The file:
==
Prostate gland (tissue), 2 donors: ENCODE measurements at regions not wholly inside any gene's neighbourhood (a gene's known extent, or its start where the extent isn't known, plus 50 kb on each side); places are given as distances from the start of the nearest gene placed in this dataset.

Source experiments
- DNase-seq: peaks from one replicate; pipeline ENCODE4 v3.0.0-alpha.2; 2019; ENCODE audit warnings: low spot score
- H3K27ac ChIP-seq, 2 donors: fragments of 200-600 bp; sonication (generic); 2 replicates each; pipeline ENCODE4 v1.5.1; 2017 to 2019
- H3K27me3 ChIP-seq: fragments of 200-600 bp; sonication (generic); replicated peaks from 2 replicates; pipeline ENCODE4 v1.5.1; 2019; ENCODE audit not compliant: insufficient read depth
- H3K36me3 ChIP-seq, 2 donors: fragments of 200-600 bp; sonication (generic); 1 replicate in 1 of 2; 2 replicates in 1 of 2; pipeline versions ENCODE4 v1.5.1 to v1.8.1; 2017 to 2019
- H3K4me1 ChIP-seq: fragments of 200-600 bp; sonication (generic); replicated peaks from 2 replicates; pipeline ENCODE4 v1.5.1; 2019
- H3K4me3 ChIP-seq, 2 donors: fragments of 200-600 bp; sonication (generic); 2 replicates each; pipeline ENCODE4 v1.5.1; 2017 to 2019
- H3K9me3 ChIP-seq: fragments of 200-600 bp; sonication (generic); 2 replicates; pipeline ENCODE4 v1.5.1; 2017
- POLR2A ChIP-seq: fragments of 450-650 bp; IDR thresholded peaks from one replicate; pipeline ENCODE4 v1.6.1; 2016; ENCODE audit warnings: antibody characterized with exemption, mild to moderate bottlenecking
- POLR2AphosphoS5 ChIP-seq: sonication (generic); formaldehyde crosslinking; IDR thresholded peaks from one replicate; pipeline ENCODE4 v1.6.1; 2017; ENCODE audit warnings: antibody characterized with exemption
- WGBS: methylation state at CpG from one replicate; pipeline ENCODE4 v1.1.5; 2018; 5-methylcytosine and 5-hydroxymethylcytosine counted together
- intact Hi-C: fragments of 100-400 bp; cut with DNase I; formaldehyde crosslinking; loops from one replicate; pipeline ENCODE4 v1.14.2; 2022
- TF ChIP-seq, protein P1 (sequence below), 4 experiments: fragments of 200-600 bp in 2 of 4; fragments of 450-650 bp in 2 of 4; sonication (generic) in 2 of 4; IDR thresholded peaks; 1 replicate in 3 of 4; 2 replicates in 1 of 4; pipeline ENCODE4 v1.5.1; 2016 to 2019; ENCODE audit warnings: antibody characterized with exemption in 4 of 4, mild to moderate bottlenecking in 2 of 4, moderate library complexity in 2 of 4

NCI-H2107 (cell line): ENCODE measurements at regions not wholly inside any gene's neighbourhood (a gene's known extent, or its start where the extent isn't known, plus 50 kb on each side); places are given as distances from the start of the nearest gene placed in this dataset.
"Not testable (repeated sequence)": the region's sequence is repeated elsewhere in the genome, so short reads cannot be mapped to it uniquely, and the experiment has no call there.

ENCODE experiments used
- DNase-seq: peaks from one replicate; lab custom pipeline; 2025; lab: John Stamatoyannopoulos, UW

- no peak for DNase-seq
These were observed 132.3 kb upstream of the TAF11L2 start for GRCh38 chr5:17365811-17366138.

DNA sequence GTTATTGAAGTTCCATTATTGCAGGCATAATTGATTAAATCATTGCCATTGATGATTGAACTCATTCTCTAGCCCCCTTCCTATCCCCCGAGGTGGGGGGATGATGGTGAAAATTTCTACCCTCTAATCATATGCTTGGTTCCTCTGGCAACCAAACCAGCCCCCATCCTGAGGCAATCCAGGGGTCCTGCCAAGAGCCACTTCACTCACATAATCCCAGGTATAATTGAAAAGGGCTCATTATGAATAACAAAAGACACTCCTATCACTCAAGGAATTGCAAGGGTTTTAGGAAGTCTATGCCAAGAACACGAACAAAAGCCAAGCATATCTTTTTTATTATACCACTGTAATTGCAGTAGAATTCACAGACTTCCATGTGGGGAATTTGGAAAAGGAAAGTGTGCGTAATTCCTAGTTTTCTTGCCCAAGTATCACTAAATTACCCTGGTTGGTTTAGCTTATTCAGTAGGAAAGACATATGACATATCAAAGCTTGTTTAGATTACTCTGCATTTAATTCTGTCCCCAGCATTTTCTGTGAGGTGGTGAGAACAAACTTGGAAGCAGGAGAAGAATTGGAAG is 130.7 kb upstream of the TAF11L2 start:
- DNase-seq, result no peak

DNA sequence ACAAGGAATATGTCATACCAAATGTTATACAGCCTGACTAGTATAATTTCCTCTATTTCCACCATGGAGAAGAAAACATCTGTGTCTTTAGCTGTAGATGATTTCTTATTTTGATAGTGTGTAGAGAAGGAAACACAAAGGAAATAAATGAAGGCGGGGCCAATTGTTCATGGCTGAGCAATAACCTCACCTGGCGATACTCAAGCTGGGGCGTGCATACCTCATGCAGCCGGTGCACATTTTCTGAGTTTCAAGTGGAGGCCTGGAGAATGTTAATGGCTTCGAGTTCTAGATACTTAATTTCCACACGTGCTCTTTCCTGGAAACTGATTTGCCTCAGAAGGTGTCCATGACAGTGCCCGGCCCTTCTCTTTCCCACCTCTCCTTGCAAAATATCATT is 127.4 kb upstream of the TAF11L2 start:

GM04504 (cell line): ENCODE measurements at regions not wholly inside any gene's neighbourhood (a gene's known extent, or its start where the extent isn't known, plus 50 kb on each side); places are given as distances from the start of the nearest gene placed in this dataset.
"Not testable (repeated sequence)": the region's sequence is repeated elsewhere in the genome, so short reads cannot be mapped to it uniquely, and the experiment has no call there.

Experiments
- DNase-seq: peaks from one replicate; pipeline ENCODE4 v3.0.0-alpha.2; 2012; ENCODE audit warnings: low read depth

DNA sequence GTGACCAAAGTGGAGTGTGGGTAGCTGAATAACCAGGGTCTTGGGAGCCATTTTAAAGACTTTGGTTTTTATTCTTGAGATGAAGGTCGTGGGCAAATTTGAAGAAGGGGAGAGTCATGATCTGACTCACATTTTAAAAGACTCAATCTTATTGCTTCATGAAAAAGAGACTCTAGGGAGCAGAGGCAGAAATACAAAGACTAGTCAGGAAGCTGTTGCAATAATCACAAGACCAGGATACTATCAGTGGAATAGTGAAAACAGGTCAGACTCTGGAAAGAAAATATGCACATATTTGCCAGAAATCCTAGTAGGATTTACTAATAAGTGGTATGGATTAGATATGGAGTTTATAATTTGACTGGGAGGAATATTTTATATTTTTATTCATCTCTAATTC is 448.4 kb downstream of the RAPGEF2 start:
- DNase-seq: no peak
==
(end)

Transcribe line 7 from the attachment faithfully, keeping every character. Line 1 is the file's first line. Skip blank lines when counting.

- H3K4me1 ChIP-seq: fragments of 200-600 bp; sonication (generic); replicated peaks from 2 replicates; pipeline ENCODE4 v1.5.1; 2019